Backstreet Boys Show Fan Love To Orlando Crowd

Group plays to not-quite-sold-out crowd in Orlando.

ORLANDO, Florida — As the Backstreet Boys neared the end of their pyrotechnics-filled, not-quite-sold-out tour kickoff here Friday night, the group’s A.J. McLean reached out to a fan — way, way out.

As McLean slapped five with audience members over the gleaming edge of a catwalk in the middle of the TD Waterhouse Centre, he noticed one straining hand out of reach. The muscle-tee-clad singer dropped to the catwalk’s floor and stretched most of his body over the side, coming close to a painful fall as he managed to grasp his fan’s hand.
Despite the slick trappings of Friday’s show — hydraulic lifts, trap doors, indoor fireworks, nearly as many costume changes as songs — at its heart it seemed all about such intimate moments, all about sealing the bond between fan and Backstreet Boy.

The group began the show with requisite Jackson-family-style bombast — a video clip of asteroids speeding toward the earth led to real explosions onstage and the group’s eventual emergence in long leather coats, with synthesized thunder accompanying every movement.

Shaking their hips to a pop and slap bass line in the kind of synchronized boy-band dance that they’ve avoided in their recent videos, BSB kicked into the fan-worshipping song “Everyone” from Black & Blue. The track’s lyrics are tailor-made to open a concert: “Let’s get on with the show/ Turn the lights down low/ You were there from the start/ We know who you are/ and this one goes out to you.”
Shrieks from the crowd mounted as the group and its backing band — which ably replicated and expanded the studio recordings of each song — moved into the hit “Larger Than Life,” which sports an identical fan-praising message. BSB spiced it up with karate kicks and red-faced vocal intensity from Nick Carter and Brian Littrell.
After a song that doesn’t thank fans even once in its lyrics — the cheating-woman track “Not for Me” — the group stopped the music for an interlude in which each member got onstage alone and, yes, thanked the fans.

“I get to talk to you first — I feel so blessed,” said Littrell, who vied with Carter as the group’s most scream-worthy member. “We wouldn’t have anything if it wasn’t for the Backstreet fans.”
Carter, resembling an Abercrombie & Fitch model with his new burly physique, used his moment alone with the crowd to poke fun at the numerous pre-teens in attendance: “I like your skirt. Did you get that at the Gap? Or was it the Baby Gap?” To their credit, a good portion of the audience laughed.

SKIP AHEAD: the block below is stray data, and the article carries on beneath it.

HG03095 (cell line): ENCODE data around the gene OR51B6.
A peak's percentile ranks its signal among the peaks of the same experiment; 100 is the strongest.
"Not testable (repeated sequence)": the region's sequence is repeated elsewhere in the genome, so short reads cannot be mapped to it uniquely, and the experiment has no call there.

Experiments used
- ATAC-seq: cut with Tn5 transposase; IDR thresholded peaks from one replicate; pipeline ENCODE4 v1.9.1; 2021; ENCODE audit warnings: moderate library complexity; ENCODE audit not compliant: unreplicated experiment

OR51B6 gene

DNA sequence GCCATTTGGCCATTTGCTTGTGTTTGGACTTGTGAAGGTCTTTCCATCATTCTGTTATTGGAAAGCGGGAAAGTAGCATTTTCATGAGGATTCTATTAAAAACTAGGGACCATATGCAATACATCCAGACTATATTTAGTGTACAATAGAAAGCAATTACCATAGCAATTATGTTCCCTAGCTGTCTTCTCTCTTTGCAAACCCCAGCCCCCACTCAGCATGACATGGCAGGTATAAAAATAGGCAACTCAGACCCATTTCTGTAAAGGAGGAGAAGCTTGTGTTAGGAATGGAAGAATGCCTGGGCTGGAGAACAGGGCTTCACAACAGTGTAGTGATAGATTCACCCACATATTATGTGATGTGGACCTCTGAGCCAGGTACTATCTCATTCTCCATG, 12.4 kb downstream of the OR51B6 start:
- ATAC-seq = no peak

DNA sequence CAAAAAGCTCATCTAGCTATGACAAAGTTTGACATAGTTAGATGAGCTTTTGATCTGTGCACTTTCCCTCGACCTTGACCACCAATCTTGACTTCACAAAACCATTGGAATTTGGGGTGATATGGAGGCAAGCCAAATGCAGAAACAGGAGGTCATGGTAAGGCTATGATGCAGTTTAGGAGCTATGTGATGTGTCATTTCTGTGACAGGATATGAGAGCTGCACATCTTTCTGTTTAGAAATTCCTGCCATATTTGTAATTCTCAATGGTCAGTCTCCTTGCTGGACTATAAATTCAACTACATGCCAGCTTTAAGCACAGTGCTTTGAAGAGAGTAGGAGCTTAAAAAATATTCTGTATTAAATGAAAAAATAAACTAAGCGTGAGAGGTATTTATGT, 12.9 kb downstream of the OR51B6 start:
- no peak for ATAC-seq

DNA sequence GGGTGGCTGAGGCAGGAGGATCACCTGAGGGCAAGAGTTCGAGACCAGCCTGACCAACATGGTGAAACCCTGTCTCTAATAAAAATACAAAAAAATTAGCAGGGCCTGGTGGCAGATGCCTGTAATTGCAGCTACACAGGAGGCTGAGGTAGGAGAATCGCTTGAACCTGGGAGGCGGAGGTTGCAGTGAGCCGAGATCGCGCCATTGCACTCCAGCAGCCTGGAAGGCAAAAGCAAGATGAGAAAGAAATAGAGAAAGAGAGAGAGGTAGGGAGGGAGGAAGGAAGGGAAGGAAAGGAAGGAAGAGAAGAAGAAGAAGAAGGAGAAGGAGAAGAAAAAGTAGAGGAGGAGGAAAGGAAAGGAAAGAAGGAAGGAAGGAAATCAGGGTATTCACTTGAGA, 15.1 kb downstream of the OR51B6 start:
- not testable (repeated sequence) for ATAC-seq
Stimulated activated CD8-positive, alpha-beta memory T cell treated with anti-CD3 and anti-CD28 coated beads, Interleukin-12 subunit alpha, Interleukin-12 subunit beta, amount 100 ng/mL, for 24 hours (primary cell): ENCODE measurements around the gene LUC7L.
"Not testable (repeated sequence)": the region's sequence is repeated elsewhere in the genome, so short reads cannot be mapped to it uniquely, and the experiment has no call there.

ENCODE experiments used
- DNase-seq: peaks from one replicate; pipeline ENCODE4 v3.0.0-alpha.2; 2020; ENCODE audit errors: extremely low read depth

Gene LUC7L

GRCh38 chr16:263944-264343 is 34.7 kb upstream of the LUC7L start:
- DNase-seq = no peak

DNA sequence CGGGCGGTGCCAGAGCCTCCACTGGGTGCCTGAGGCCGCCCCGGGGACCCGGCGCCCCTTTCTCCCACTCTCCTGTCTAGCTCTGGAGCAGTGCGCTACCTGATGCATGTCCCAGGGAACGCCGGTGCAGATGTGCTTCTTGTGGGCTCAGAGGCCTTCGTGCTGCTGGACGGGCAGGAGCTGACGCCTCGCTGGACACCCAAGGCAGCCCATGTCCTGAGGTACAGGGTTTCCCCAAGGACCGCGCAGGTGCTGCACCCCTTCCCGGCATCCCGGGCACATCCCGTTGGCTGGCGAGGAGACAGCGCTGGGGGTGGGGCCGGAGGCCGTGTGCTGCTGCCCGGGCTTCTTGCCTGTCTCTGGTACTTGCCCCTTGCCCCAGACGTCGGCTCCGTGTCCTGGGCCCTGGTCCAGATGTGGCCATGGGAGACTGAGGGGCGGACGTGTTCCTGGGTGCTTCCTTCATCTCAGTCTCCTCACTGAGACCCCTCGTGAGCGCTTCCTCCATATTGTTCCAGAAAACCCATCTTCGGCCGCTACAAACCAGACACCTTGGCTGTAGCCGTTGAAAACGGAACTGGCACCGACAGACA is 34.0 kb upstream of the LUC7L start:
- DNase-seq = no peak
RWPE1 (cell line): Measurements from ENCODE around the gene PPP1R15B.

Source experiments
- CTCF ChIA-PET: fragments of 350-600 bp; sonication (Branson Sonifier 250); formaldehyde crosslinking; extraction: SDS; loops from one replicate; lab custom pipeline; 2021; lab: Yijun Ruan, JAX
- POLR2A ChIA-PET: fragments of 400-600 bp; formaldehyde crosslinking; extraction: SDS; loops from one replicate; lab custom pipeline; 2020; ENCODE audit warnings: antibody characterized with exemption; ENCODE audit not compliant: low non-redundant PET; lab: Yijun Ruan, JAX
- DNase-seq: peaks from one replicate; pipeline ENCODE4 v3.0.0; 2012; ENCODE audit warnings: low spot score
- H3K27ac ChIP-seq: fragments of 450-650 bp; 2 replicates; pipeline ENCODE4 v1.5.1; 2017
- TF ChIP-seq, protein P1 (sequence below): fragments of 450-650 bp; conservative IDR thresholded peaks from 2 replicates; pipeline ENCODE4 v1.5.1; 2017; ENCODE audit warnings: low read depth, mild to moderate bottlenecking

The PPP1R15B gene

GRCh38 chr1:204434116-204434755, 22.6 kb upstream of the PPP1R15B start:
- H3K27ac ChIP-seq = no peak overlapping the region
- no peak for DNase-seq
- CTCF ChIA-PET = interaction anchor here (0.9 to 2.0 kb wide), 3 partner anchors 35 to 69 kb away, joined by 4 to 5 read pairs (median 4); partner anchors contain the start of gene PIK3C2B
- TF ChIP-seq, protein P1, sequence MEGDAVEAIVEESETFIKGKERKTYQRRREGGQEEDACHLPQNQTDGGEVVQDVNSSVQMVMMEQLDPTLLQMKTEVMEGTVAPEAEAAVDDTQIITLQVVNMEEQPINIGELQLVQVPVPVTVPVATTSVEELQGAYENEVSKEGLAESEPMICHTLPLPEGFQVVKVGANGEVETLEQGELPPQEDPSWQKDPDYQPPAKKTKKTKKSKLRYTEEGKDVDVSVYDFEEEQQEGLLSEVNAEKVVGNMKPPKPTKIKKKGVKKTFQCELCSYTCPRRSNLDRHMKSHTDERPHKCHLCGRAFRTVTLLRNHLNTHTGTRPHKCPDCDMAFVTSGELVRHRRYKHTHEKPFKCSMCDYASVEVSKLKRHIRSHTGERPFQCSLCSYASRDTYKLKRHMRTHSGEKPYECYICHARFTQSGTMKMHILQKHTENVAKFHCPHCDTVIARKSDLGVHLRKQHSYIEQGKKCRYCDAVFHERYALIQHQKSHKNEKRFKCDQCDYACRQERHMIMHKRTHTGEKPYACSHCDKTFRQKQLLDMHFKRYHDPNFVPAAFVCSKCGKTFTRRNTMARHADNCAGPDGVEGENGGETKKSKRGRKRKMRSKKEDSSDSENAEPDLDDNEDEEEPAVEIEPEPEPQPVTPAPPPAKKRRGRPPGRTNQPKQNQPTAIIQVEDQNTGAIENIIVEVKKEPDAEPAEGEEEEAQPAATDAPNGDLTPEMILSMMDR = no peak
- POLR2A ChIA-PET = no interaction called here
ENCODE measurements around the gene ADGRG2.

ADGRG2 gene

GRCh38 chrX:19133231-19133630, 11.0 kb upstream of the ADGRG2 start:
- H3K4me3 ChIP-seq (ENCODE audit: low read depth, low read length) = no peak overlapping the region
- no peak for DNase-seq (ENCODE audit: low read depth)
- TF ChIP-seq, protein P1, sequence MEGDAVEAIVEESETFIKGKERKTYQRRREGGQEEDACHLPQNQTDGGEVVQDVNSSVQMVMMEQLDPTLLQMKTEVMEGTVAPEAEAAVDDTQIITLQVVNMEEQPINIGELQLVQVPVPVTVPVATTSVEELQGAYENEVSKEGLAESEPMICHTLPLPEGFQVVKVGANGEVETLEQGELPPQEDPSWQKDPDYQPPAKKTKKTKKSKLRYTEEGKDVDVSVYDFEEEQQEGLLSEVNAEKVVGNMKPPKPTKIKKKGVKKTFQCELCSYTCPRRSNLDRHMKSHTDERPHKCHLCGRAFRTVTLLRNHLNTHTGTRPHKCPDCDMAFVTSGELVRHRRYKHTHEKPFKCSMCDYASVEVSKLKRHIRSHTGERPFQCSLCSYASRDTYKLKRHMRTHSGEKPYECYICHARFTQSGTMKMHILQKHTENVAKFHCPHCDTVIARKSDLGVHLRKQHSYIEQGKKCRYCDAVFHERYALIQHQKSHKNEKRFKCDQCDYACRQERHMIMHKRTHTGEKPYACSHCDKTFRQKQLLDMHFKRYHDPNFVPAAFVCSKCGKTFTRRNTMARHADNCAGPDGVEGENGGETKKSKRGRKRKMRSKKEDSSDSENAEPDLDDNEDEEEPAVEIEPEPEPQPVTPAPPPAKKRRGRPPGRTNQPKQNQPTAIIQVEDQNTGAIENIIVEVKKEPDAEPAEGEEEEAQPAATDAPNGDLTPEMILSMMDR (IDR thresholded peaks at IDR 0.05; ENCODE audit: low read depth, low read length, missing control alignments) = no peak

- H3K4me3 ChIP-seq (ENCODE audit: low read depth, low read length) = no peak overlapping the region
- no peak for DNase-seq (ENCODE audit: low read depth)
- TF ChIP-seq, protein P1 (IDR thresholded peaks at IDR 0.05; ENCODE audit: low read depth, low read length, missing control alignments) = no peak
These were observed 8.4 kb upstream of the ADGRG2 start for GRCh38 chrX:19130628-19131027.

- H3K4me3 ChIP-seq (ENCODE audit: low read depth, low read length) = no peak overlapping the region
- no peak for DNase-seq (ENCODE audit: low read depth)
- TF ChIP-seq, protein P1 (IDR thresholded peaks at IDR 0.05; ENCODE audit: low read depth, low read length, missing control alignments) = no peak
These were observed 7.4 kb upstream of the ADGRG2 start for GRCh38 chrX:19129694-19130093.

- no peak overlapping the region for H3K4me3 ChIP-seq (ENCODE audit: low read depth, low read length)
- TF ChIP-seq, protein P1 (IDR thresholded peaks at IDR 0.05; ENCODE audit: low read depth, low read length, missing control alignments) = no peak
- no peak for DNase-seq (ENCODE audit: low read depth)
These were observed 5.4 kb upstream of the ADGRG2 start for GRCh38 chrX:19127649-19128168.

From there, the Backstreet Boys — who also include Howie Dorough and Kevin Richardson (who had his hair braided in tight cornrows) — ran through their formidable battle chest of hits, from “Everybody (Backstreet’s Back)” to their latest chart-toppers, “The Call” and “More Than That.”
Despite Carter and Littrell’s favored status, the group’s performance was meticulously democratic. All five voices — Dorough’s sweet-toned belting, McLean’s nasal funk, Richardson and Littrell’s smooth crooning, Carter’s gospel fervor — were featured in prominent solo spots.

Carter’s only spotlight-hogging moments came on his infamous “am I sexual” line in “Everybody (Backstreet’s Back),” which he milked more strenuously each time he repeated it. The crowd, needless to say, did not mind.
The group even took up actual instruments for a while, with McLean banging away at percussion instruments and Littrell and Carter briefly strumming — or at least holding — guitars.

There were several pre-taped skits, mostly timed to allow the group to change costumes or for the crew to prepare special effects. One particularly meandering bit set in the dressing room appeared to be meant only to run down the clock while the group got ready for the night’s neatest trick — popping up on a secondary stage in the back of the arena to sing “Show Me the Meaning of Being Lonely.”
The second stage was close enough to the fans that the group was probably able to see some of the arena’s dozens of empty seats, but the guys didn’t sweat it. Eight years after forming, the Backstreet Boys appeared comfortable with their status as the longest-lasting boy band — or vocal group, as they prefer — even if ‘NSYNC are bigger right now.

And anyway, the group’s days of making — or reclaiming — fans don’t seem to be over. “I’m like 18 years old now and I thought I was growing out of it,” said one convert, Orlando native Janet Moyer. “But we went and it was totally amazing. Now I’m obsessed again” (see “Backstreet Boys Kickoff Draws Young And Young At Heart” ).